This year, the Governor of New York cooked up a plan to make it far harder for any third parties in the state to have a line on the ballot during elections. A long-standing rule in Empire State election law set a minimum bar for how many voters needed to mark their ballot on a third party’s line during a presidential election. If they managed to meet that minimum, then they would automatically be on the ballot in subsequent years through the following presidential race. If they didn’t, they would have to go through the tedious process of collecting a sufficient number of signatures to get back on the ballot next time. But Andrew Cuomo used his control of the process to more than double the number of votes that would be required. The two biggest parties that came under threat were the Conservative Party of New York State and the very liberal Working Families Party. Election day came, however, and delivered some bad news for Cuomo. Both parties exceeded the required total and will keep their ballot lines. (NY Post)

Kudos to the Conservative and Working Families parties for frustrating Gov. Cuomo’s bid to kill them off.

The gov engineered an out-of-the-blue rewrite of state election law, making it far harder for minor parties to earn an automatic line on ballots for the next four years.

Cuomo has resented the WFP since it dumped him in 2018 in favor of the far-left-leaning Cynthia Nixon. So he got the commission that was writing new campaign-finance rules to strike…

But both parties did it — getting votes on their lines for Donald Trump and Joe Biden, respectively.

As noted, the old minimum required the party to have 50,000 votes cast on their line. It seems like a reasonable number because it allows for some serious competition against the Democrats and Republicans without expanding the ballot to be the size of a short novel with hundreds of spurious parties that may only have a few hundred (or a few dozen) supporters and no chance of significantly influencing the election. But Cuomo had the commission in charge of writing the campaign finance rules amend that requirement so the party would need 2 percent of the state’s total presidential vote or 130,000 votes, whichever is higher.

Both of the parties mentioned above registered more than the required 130,000 votes, so they will retain their spots on the ballot. Cuomo did manage to knock off the Serve America Movement Party, however. That wasn’t much of an impactful outcome, though, since they didn’t even field or endorse a candidate for President.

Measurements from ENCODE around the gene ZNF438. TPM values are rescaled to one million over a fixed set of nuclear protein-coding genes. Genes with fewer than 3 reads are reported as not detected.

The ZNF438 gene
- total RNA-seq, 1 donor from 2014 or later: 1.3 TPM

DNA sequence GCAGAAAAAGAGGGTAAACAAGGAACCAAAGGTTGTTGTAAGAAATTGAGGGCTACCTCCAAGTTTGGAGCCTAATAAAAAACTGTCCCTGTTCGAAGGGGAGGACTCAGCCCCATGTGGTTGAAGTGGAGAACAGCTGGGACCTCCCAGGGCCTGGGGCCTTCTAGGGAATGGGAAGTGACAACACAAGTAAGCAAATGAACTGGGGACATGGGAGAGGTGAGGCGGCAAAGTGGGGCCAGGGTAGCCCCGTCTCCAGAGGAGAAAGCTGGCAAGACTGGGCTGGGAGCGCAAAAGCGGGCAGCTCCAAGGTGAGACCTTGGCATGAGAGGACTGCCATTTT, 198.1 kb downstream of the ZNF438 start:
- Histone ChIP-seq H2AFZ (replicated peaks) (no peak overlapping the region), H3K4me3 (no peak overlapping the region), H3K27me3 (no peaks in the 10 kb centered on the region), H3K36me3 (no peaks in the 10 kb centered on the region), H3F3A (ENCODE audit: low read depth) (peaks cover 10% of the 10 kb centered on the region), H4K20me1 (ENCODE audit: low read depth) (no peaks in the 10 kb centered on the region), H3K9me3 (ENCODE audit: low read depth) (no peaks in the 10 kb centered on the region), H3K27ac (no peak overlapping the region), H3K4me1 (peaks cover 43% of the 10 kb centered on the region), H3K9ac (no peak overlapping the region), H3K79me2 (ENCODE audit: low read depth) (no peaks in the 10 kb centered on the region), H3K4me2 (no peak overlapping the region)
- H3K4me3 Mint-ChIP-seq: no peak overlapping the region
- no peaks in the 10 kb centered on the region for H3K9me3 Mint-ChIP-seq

Part of the Post’s explanation for Cuomo’s actions makes sense. He was angry at the Working Families Party for endorsing Cynthia Nixon over him during the Democratic primary leading up to his last election. And it goes without saying that he never liked the Conservative Party because we seek out candidates that are the polar opposite of his own liberal policies. (Disclosure: I’m a member of the Conservative Party in New York.) But that doesn’t mean he should use his umbrage as an excuse to effectively eliminate two parties that have been around for generations.

I will take exception with some parts of the Post’s editorial, however. The editors say that they are “overall sick of the games minor parties play in local politics.” They go on to suggest that we need to put an end to cross-endorsements and make each party field a candidate of their own. Both of these attacks are baseless and unwise. The Conservative Party is a good example of why. Rather than “playing games,” the Conservative Party acts as a counterweight to the worst instincts of the NY State GOP, which often becomes enamored of very liberal Republicans. If their candidate is reasonably conservative, the party will endorse them and put them on our ballot line. If they stray too far to the left, we put a third candidate of our own choosing there.

As you can see from the numbers posted above, the Conservative Party draws a lot of votes. A Republican who fails to get the Conservative Party’s endorsement has a much steeper hill to climb if they hope to win a race in this state. I imagine that things are very similar for the Working Families Party and the Democrats. Knocking either of them off the ballot only strengthens the idea that the two major parties are the only ones entitled to play on the big field. It’s not right and it shouldn’t be tolerated.